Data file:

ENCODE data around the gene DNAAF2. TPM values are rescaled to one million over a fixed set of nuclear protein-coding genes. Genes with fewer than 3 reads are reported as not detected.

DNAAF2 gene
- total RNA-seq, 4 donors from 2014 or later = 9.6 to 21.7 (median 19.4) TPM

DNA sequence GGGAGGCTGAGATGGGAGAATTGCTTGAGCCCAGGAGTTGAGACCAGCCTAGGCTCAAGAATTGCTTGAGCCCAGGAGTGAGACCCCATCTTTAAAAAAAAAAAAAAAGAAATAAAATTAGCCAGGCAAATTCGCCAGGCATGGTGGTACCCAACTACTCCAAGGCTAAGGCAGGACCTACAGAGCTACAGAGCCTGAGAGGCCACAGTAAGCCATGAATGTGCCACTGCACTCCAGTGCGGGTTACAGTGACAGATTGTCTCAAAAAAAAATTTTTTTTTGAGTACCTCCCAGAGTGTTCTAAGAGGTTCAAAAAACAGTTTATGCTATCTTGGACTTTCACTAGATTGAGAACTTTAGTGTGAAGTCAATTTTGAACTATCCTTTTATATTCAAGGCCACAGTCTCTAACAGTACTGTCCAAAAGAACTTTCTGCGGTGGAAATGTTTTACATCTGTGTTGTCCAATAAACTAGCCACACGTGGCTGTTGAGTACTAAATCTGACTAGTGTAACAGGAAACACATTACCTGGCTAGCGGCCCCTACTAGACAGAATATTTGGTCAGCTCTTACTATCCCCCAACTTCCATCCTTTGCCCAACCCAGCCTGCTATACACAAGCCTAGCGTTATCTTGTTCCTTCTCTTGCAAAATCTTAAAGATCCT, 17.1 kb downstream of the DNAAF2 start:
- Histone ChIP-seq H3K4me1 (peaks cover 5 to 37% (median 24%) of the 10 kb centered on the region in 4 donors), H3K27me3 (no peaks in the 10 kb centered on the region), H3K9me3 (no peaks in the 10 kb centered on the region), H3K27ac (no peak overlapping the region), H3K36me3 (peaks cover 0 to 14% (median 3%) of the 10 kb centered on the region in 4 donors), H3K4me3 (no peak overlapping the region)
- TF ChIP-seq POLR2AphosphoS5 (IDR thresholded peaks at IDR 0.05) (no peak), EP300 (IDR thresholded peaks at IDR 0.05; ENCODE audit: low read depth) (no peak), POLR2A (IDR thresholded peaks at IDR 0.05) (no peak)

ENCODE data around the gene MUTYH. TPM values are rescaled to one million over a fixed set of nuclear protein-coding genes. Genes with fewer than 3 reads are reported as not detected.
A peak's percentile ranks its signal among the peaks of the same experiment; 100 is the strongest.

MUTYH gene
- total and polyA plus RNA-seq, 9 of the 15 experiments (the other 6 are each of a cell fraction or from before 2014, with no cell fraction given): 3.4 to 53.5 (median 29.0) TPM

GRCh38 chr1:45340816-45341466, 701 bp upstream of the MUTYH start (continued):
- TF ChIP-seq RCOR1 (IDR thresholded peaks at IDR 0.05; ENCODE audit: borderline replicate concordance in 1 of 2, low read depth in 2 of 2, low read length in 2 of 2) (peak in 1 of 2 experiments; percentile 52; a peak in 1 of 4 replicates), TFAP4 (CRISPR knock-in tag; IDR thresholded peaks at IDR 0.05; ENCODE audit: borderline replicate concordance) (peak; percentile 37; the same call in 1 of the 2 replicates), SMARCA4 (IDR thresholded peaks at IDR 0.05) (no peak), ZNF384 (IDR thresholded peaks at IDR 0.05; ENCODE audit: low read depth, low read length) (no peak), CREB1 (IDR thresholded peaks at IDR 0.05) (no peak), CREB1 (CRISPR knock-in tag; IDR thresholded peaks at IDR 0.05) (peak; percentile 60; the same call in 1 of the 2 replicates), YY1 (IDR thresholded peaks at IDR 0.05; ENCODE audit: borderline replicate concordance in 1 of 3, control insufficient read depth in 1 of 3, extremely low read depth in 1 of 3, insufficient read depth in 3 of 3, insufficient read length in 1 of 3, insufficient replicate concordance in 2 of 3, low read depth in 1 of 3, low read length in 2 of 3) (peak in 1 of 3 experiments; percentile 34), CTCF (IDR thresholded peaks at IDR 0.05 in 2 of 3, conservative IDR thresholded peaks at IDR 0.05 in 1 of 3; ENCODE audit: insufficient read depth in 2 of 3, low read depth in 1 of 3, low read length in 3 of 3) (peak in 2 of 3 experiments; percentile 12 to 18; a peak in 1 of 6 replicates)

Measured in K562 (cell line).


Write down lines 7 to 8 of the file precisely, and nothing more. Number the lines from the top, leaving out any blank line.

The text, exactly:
ENCODE data around the gene MUTYH. TPM values are rescaled to one million over a fixed set of nuclear protein-coding genes. Genes with fewer than 3 reads are reported as not detected.
A peak's percentile ranks its signal among the peaks of the same experiment; 100 is the strongest.